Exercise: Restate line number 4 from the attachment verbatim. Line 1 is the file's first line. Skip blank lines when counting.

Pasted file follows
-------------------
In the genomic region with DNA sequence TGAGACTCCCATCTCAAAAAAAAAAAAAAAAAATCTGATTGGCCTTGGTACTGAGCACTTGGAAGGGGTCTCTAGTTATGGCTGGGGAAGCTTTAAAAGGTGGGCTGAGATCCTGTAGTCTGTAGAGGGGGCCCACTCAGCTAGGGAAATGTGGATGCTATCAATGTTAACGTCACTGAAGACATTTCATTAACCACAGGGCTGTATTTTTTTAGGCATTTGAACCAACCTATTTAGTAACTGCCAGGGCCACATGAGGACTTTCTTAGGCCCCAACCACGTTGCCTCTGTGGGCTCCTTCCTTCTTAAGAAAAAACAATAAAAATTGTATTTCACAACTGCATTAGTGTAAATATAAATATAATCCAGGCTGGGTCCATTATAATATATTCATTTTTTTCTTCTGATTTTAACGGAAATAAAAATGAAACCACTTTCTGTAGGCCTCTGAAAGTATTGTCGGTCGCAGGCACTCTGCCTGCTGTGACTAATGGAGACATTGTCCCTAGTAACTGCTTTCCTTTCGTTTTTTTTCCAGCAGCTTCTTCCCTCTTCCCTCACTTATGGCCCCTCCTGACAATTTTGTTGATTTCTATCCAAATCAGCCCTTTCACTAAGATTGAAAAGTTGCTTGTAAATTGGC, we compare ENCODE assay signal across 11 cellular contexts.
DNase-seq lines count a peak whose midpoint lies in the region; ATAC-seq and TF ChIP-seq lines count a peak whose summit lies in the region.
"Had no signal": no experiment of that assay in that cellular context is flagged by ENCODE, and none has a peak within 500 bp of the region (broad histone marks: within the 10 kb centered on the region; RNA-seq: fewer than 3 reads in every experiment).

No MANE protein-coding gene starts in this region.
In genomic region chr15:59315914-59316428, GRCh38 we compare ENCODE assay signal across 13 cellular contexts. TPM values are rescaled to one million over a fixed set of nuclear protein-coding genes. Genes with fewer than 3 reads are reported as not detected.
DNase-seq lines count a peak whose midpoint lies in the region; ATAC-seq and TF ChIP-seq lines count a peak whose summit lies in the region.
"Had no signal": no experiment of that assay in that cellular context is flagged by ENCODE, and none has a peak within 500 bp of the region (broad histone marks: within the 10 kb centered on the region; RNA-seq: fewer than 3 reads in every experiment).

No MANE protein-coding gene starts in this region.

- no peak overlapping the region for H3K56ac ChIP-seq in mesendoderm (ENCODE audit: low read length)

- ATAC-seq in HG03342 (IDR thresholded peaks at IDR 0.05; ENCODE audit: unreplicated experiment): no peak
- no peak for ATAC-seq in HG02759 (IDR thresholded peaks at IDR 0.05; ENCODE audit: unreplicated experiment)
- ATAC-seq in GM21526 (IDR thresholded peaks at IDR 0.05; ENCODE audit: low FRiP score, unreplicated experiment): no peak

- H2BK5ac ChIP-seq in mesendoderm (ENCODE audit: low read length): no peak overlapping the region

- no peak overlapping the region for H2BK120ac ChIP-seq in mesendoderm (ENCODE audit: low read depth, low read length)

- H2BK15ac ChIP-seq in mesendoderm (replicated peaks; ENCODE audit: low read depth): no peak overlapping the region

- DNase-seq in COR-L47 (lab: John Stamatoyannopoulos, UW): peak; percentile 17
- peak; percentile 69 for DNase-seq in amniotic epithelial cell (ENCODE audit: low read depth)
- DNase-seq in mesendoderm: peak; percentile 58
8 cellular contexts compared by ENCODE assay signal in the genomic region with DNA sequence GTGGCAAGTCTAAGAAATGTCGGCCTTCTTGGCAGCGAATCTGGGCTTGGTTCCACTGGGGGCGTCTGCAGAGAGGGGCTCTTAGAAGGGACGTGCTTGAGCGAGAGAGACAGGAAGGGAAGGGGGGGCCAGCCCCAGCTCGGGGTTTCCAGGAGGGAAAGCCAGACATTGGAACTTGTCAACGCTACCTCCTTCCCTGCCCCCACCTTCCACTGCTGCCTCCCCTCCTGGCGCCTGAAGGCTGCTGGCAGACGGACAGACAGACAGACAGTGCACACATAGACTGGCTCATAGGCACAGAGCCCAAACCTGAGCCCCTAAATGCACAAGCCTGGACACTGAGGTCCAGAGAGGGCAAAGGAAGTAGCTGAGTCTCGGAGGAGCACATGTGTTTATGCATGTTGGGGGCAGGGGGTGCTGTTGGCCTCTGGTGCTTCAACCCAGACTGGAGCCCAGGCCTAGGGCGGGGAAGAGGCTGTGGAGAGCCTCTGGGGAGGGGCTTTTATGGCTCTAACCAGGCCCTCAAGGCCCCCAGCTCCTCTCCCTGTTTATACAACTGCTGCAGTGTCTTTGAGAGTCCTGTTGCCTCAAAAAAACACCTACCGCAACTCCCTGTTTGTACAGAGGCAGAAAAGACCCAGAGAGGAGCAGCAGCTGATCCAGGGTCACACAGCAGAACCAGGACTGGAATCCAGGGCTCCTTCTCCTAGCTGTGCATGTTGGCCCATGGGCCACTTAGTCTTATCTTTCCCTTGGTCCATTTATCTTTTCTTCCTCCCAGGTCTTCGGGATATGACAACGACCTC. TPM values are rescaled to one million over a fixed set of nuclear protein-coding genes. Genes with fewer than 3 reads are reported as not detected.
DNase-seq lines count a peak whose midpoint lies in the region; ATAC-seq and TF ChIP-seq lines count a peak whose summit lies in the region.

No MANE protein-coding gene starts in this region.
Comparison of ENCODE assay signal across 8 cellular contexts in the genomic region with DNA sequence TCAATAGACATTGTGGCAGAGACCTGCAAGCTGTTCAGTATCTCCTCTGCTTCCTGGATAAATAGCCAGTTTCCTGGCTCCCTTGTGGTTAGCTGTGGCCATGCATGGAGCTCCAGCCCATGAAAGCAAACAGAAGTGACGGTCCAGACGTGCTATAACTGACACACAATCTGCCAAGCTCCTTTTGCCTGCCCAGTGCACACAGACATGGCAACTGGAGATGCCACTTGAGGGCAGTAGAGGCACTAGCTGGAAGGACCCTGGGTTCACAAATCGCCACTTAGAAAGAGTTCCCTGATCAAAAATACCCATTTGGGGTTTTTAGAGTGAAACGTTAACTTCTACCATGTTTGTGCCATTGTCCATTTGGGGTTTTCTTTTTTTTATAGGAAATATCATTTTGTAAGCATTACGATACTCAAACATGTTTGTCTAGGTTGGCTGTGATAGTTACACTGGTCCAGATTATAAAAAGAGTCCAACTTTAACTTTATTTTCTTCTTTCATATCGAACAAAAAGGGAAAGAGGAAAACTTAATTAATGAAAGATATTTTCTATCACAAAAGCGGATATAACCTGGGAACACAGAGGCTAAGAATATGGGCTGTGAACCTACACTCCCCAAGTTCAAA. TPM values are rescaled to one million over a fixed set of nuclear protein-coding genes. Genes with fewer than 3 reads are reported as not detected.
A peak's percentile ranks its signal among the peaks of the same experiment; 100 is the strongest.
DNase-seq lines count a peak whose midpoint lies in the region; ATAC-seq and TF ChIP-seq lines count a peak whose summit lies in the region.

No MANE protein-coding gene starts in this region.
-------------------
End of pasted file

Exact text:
No MANE protein-coding gene starts in this region.